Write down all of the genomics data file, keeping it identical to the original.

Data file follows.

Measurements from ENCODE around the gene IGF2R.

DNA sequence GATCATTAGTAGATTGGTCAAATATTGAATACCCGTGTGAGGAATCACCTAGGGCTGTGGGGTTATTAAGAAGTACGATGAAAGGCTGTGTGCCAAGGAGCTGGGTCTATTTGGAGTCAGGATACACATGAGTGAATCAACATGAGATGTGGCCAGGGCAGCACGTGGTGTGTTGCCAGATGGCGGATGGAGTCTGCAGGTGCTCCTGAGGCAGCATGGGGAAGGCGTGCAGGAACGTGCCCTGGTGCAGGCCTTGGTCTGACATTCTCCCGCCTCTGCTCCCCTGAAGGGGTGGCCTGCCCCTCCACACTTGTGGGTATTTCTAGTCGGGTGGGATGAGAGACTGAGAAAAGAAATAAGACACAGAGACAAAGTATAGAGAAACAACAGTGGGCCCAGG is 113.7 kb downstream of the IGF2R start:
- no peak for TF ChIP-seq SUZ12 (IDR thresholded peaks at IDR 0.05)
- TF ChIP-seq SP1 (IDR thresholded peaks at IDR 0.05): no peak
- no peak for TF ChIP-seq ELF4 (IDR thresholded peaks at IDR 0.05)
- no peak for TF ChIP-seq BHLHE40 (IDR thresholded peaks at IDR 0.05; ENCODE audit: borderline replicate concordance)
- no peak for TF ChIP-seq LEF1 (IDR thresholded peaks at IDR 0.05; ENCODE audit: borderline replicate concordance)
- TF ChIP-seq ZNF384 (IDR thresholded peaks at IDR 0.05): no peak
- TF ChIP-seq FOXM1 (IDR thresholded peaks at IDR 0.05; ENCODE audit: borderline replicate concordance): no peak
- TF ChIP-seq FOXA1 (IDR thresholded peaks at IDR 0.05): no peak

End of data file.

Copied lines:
Measurements from ENCODE around the gene IGF2R.

DNA sequence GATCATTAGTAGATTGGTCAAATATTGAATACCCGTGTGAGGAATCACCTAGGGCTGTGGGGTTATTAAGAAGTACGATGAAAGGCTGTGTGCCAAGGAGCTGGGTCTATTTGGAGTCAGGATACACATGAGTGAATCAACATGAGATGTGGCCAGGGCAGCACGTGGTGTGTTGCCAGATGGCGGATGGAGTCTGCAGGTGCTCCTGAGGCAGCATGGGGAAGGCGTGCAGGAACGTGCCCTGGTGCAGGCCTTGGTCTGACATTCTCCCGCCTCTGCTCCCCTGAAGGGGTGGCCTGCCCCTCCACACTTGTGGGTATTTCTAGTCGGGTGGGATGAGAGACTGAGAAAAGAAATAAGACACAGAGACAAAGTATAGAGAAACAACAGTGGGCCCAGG is 113.7 kb downstream of the IGF2R start:
- no peak for TF ChIP-seq SUZ12 (IDR thresholded peaks at IDR 0.05)
- TF ChIP-seq SP1 (IDR thresholded peaks at IDR 0.05): no peak
- no peak for TF ChIP-seq ELF4 (IDR thresholded peaks at IDR 0.05)
- no peak for TF ChIP-seq BHLHE40 (IDR thresholded peaks at IDR 0.05; ENCODE audit: borderline replicate concordance)
- no peak for TF ChIP-seq LEF1 (IDR thresholded peaks at IDR 0.05; ENCODE audit: borderline replicate concordance)
- TF ChIP-seq ZNF384 (IDR thresholded peaks at IDR 0.05): no peak
- TF ChIP-seq FOXM1 (IDR thresholded peaks at IDR 0.05; ENCODE audit: borderline replicate concordance): no peak
- TF ChIP-seq FOXA1 (IDR thresholded peaks at IDR 0.05): no peak